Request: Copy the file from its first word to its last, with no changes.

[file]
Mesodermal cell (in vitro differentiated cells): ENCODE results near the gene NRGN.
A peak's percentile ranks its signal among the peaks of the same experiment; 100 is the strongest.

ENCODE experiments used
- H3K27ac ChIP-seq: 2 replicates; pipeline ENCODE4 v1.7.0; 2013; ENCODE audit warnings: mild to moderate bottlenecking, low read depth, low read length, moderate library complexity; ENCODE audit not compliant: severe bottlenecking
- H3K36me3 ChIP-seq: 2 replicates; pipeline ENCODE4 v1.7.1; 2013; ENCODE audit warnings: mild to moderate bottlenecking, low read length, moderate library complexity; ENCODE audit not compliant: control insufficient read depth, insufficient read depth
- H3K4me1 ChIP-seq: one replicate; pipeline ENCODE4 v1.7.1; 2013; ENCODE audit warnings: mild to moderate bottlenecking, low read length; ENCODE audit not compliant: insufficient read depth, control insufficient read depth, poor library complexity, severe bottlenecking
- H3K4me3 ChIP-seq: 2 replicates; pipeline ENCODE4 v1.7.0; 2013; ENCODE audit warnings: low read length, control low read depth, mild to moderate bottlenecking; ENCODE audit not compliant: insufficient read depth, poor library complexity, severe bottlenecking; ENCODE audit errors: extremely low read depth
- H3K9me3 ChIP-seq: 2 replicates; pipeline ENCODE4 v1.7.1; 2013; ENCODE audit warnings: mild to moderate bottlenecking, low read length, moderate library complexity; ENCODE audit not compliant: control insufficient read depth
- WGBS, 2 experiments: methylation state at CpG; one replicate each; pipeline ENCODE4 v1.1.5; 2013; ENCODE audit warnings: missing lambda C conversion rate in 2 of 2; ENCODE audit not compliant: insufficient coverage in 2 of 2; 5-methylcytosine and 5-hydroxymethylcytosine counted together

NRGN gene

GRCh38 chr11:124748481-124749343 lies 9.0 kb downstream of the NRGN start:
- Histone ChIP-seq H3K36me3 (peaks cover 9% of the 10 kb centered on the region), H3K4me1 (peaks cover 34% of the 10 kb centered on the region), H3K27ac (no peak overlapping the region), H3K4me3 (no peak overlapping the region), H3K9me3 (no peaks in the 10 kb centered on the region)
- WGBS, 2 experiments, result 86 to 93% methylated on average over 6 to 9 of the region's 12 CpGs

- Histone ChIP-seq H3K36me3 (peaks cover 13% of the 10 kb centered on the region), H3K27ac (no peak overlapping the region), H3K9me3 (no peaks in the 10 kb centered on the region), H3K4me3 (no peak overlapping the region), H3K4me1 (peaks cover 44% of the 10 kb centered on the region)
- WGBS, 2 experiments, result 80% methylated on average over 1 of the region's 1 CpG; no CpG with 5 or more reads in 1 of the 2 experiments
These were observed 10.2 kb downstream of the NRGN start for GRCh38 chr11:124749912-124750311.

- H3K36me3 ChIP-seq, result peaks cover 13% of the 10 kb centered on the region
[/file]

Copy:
Mesodermal cell (in vitro differentiated cells): ENCODE results near the gene NRGN.
A peak's percentile ranks its signal among the peaks of the same experiment; 100 is the strongest.

ENCODE experiments used
- H3K27ac ChIP-seq: 2 replicates; pipeline ENCODE4 v1.7.0; 2013; ENCODE audit warnings: mild to moderate bottlenecking, low read depth, low read length, moderate library complexity; ENCODE audit not compliant: severe bottlenecking
- H3K36me3 ChIP-seq: 2 replicates; pipeline ENCODE4 v1.7.1; 2013; ENCODE audit warnings: mild to moderate bottlenecking, low read length, moderate library complexity; ENCODE audit not compliant: control insufficient read depth, insufficient read depth
- H3K4me1 ChIP-seq: one replicate; pipeline ENCODE4 v1.7.1; 2013; ENCODE audit warnings: mild to moderate bottlenecking, low read length; ENCODE audit not compliant: insufficient read depth, control insufficient read depth, poor library complexity, severe bottlenecking
- H3K4me3 ChIP-seq: 2 replicates; pipeline ENCODE4 v1.7.0; 2013; ENCODE audit warnings: low read length, control low read depth, mild to moderate bottlenecking; ENCODE audit not compliant: insufficient read depth, poor library complexity, severe bottlenecking; ENCODE audit errors: extremely low read depth
- H3K9me3 ChIP-seq: 2 replicates; pipeline ENCODE4 v1.7.1; 2013; ENCODE audit warnings: mild to moderate bottlenecking, low read length, moderate library complexity; ENCODE audit not compliant: control insufficient read depth
- WGBS, 2 experiments: methylation state at CpG; one replicate each; pipeline ENCODE4 v1.1.5; 2013; ENCODE audit warnings: missing lambda C conversion rate in 2 of 2; ENCODE audit not compliant: insufficient coverage in 2 of 2; 5-methylcytosine and 5-hydroxymethylcytosine counted together

NRGN gene

GRCh38 chr11:124748481-124749343 lies 9.0 kb downstream of the NRGN start:
- Histone ChIP-seq H3K36me3 (peaks cover 9% of the 10 kb centered on the region), H3K4me1 (peaks cover 34% of the 10 kb centered on the region), H3K27ac (no peak overlapping the region), H3K4me3 (no peak overlapping the region), H3K9me3 (no peaks in the 10 kb centered on the region)
- WGBS, 2 experiments, result 86 to 93% methylated on average over 6 to 9 of the region's 12 CpGs

- Histone ChIP-seq H3K36me3 (peaks cover 13% of the 10 kb centered on the region), H3K27ac (no peak overlapping the region), H3K9me3 (no peaks in the 10 kb centered on the region), H3K4me3 (no peak overlapping the region), H3K4me1 (peaks cover 44% of the 10 kb centered on the region)
- WGBS, 2 experiments, result 80% methylated on average over 1 of the region's 1 CpG; no CpG with 5 or more reads in 1 of the 2 experiments
These were observed 10.2 kb downstream of the NRGN start for GRCh38 chr11:124749912-124750311.

- H3K36me3 ChIP-seq, result peaks cover 13% of the 10 kb centered on the region